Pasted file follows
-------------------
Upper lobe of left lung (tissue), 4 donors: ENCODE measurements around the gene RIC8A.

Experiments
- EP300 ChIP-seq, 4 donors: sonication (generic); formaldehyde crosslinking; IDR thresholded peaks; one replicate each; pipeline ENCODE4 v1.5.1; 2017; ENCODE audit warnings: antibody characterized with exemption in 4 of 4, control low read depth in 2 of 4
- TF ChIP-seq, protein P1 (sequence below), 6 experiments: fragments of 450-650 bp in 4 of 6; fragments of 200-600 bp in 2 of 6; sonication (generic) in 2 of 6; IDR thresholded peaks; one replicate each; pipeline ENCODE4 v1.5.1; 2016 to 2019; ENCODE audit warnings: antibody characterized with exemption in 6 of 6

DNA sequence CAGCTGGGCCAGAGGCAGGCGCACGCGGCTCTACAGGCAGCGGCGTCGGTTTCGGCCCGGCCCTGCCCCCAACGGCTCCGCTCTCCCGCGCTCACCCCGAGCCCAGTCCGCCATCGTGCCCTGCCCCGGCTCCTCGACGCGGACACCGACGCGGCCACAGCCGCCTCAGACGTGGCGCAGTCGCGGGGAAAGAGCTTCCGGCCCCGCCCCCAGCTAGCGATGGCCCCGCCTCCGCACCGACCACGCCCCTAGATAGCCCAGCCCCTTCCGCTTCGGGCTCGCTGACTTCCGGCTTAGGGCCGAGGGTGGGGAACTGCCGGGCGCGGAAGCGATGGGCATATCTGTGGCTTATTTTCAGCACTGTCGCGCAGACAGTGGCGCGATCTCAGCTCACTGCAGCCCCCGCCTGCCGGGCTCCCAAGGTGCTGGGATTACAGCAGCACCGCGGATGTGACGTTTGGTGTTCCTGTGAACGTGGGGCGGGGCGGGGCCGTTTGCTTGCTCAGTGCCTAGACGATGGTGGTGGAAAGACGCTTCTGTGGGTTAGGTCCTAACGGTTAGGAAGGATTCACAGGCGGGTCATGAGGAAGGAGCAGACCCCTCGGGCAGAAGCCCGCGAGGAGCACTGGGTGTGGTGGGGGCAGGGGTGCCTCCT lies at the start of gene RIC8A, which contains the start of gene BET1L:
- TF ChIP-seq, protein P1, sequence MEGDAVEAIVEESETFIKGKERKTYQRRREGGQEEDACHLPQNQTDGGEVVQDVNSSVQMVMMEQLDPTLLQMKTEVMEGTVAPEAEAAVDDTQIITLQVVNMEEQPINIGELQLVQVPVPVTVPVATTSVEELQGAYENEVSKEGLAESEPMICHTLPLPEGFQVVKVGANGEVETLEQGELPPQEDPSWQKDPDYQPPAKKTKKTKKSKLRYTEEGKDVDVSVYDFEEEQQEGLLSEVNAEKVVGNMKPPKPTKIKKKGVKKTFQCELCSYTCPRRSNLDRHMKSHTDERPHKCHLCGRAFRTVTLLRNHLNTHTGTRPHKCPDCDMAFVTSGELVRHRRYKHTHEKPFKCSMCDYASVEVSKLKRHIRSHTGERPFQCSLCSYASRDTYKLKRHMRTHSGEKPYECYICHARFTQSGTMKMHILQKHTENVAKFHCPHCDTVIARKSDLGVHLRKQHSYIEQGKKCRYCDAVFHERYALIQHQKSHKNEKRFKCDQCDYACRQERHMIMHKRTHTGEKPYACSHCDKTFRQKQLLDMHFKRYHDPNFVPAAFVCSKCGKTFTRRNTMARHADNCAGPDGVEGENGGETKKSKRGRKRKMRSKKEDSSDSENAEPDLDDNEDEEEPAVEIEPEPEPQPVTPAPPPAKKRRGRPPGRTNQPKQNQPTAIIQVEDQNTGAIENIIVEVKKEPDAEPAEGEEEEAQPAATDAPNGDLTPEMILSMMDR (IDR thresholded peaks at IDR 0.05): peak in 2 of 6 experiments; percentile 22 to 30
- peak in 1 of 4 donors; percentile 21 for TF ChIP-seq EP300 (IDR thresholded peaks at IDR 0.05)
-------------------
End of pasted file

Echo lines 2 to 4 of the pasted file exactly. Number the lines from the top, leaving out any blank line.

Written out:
Experiments
- EP300 ChIP-seq, 4 donors: sonication (generic); formaldehyde crosslinking; IDR thresholded peaks; one replicate each; pipeline ENCODE4 v1.5.1; 2017; ENCODE audit warnings: antibody characterized with exemption in 4 of 4, control low read depth in 2 of 4
- TF ChIP-seq, protein P1 (sequence below), 6 experiments: fragments of 450-650 bp in 4 of 6; fragments of 200-600 bp in 2 of 6; sonication (generic) in 2 of 6; IDR thresholded peaks; one replicate each; pipeline ENCODE4 v1.5.1; 2016 to 2019; ENCODE audit warnings: antibody characterized with exemption in 6 of 6